Pogne : local brioche with pralines
Papillotes : filled chocolate



Recipes from this region:


September 11, 2014

Transforming men scarf into a Dress in 4 easy steps

Or How to make summer dress from long scarf in two hours.

I just got this idea...
When I went around some sales last week, Zara store had some interesting long men scarf for six bucks. I just call them interesting since I'm not sure what men would wear these bright and huge shawls. But they looked pretty tempting to me since they were so cheep and good. I usually dig trough thrift stores to get some cheep materials for my crafts and they are sometimes new sometimes not, but I just couldn't miss this opportunity! I had in mind that I could do something with it, and since it was long, the dress first came to mind. My daughter was excited too, she knew that this combination of colors looks best on her.
Well, she was completely right!

FROM THE SCARF SHOWN AT THE RIGHT CORNER TO THE DRESS

So, Tuesday night was little bit longer for me..
But she was so happy in the morning when she found out the final product. I took her measurements and draw the sketch in the evening, and we agreed on length and shape. So I started from there. Only concern was, would it be easy to put it on, since I didn't want to cut any openings for zipper etc..
It supposed to be easy, few steps dress, as I explained to her when we got the fabric (I mean scarf). I wanted in some way to prove that you can really easily convert scarf to dress.
So here is my result:

So from this:
 to this
In few steps

For the steps how was made, look up at my craft blog.

August 12, 2014

Cooking with beer

Last week was an International Beer Day. 



I started to love beer late in my life. In my twenties, beer was too bitter for my taste and I really disliked it.
I think that I started to love beer when I tried some locally crafted, here in Vancouver. I was almost shocked when I found out that beer doesn't have to be bitter, and can actually have very pleasant aroma and  be very refreshing on these hot summer days. Some of the breweries in Vancouver are just factories of beer, but some of them became more like a hip spots with a variety of handcrafted beers, where you can actually taste variety of beers before filling your authentic store crafted bottles to take home or enjoy your beer right there at the brewery. 
Main Street has today more than few good breweries and beside the beer, atmosphere and ambient, is something worth checking out. Some of them also serve some original snacks that nicely pair with a beer. Beer is probably one of the oldest drinks on earth that humans created, as it was derived from the oldest food - grains. I learned there that beer is brewed mainly from malted barley, hops, yeast and water although other sources of fermentable carbohydrate (eg. maize, wheat ..) and other natural ingredients may be added to create different styles and flavours. Today, we can choose from over 100 different styles of beer covering every imaginable flavour. This includes pilsners, pale ales, porters, stouts, barley wines etc.. Lager is probably world's most popular beer and its style varies from the pale gold of a classic Czech Pilsener, through yellow to the deep golden color of the German and Belgian beers. Ales are fruitier and fuller in flavour than lagers due to a higher fermentation temperature and colour can be pale to to the jet black like Guinness.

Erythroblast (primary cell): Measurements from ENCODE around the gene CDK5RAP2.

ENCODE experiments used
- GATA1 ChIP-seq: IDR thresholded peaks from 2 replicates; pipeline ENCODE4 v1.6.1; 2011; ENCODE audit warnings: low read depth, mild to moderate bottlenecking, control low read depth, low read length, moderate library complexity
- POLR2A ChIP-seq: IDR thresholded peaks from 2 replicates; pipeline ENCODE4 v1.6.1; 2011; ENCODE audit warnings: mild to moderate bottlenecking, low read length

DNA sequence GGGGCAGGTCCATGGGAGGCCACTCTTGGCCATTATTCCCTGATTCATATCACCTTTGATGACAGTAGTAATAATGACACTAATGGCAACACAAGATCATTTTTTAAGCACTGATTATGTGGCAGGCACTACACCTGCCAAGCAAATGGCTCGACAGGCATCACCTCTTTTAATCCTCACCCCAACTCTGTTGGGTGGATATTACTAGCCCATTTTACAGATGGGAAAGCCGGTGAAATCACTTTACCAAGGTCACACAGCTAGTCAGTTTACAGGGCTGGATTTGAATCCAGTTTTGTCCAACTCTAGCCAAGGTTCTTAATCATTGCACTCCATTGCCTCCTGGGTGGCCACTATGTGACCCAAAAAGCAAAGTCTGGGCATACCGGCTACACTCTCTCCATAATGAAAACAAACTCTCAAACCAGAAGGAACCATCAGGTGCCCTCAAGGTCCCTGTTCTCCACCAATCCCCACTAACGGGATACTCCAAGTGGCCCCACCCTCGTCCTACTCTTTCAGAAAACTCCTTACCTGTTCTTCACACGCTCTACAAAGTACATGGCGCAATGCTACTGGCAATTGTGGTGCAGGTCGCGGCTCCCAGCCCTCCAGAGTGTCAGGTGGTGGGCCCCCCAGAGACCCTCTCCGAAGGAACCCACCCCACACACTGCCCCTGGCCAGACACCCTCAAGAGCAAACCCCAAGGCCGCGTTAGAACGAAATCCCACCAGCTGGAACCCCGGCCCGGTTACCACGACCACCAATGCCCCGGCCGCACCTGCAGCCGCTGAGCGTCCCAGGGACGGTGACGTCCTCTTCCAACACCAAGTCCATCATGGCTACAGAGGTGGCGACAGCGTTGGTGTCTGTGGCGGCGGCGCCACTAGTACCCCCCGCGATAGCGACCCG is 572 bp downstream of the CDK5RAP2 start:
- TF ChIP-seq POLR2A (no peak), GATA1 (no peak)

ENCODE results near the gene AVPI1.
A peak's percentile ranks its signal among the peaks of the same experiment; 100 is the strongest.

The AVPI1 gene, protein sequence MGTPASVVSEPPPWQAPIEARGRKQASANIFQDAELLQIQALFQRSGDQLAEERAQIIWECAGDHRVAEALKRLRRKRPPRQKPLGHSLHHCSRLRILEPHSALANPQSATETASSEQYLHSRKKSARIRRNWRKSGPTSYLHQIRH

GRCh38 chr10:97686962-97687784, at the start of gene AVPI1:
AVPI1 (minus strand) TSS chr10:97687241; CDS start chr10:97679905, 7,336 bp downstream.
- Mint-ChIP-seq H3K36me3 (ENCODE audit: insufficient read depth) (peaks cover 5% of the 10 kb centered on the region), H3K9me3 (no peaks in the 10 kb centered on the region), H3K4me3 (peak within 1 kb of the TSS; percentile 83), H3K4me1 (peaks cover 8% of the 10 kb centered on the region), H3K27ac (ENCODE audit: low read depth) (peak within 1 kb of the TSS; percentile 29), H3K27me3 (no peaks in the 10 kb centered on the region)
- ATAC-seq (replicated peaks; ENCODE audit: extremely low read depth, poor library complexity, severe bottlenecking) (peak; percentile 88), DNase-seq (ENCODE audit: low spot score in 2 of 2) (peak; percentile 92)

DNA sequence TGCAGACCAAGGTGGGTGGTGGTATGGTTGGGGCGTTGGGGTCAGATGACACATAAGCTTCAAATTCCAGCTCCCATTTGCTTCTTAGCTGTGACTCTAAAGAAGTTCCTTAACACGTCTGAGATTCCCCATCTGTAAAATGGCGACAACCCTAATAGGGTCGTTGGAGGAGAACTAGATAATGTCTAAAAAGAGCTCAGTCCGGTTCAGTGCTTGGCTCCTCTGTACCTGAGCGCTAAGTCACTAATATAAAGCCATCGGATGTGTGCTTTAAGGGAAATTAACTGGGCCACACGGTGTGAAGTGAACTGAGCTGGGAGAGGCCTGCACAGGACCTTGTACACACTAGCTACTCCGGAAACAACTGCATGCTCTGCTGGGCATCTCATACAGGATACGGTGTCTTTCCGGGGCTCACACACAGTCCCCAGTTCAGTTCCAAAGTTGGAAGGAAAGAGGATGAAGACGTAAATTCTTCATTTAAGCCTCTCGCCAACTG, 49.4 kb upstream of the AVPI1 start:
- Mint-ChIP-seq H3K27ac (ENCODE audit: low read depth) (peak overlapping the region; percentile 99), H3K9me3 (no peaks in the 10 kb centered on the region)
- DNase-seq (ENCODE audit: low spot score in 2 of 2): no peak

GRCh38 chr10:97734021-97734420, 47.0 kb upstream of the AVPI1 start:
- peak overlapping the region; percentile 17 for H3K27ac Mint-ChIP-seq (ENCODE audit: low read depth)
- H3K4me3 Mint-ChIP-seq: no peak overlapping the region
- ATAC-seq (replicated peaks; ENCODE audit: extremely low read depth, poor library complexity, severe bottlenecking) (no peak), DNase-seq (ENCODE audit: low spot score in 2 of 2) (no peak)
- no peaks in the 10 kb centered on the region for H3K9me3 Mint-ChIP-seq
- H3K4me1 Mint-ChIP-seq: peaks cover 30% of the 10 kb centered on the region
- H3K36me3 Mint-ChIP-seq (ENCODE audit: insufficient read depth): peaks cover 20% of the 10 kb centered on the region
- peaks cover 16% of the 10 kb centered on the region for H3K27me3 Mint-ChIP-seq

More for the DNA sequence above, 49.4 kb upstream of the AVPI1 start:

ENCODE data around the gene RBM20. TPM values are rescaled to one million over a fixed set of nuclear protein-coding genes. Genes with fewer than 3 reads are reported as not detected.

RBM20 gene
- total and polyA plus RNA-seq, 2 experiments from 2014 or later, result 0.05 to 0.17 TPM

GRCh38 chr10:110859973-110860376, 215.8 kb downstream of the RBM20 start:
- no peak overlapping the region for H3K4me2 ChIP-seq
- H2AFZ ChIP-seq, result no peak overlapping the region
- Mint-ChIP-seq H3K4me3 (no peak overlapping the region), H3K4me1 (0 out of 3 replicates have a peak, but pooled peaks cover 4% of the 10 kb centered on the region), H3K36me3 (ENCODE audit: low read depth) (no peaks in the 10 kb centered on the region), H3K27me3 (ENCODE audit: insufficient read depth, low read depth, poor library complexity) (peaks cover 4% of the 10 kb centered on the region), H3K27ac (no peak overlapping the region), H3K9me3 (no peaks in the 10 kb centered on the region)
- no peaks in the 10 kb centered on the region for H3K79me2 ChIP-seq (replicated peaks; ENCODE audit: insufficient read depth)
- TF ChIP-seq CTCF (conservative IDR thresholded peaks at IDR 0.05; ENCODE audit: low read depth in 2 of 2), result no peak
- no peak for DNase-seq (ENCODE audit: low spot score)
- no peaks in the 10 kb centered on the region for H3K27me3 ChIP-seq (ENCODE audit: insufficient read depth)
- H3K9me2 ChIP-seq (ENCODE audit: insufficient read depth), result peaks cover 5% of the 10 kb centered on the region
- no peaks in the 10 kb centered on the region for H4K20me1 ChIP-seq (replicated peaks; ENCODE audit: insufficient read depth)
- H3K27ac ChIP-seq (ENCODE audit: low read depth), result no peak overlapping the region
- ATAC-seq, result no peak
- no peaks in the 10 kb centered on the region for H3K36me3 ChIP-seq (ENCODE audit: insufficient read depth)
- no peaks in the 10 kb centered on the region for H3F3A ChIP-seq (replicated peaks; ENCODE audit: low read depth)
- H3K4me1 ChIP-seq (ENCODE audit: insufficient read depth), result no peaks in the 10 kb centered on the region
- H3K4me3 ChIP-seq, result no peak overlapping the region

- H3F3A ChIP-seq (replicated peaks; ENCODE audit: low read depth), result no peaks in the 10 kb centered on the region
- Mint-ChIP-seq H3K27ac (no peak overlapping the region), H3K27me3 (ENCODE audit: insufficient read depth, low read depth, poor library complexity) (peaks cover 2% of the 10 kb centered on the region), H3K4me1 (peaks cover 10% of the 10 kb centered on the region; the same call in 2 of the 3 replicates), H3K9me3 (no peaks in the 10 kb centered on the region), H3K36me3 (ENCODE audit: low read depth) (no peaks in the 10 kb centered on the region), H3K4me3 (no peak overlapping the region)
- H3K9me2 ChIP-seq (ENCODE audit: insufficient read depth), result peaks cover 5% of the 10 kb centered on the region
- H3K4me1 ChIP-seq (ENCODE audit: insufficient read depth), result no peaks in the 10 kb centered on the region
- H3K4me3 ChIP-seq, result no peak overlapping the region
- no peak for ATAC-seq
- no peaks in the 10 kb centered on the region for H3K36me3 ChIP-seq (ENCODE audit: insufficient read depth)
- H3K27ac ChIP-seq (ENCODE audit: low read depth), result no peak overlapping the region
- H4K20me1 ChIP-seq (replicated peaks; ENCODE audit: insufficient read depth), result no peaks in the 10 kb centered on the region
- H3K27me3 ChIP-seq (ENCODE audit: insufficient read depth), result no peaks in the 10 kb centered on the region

In some places and cultures, like Czech, Irish or German, beer is part of lifestyle and cultures, like a gastronomy.
Cooking with beer can also bring some extra flavor in your meals. I tried to check what's cooking around the world with beer and was quite surprised with creativity. I was cooking with beer before, but sweets are something new for me.

If you have some extra beer in your fridge, here are some ideas how to use it in your cooking.

Some of the recipes are adopted and modified from the Guinness page.




Lager soup

1 blond roux (3 tbsp butter and 3 tbsp flour)
2 cups of beer
1 handful of sugar
2 or 3 deciliter cream


slices toasted bread

1 pinch ground cinnamon
Egg yolks
Salt and pepper






This soup is a classic dish of students in German universities. Make a roux with flour and butter in a hot pot: melt the butter in hot pan on a stove and add flour, mix shortly, then pour in the beer. Season with salt, pepper and a handful of sugar. Boil and whisk for few minutes, add 2 or 3 dl of cream. You can whip the egg yolks and add into boiling soup as well. Serve with slices of toasted bread. Pinch of cinnamon can be added into this soup at the end. 



July 23, 2014

Hand woven crop-top

Summer collection 2014



With hot days and finally some nice weather in Vancouver, we could enjoy light clothes as well. As I had that in mind, my latest project was sleeveless short top, or something that could be called crop-top.


It goes very well with my recently woven bag.
Along with my summer dress woven previously on my four shaft loom..



This all together adds up to my summer handwoven "couture" collection..
Hmm, what could be next on my loom..?

July 22, 2014

How does it feel….

Now I seem so proud 
about having to be scrounging for my next meal….

The number of family members in my household, interested not only in eating but also in creating meals and cooking, has significantly increased in the last few years. As they say, the apple really doesn't fall far from the tree.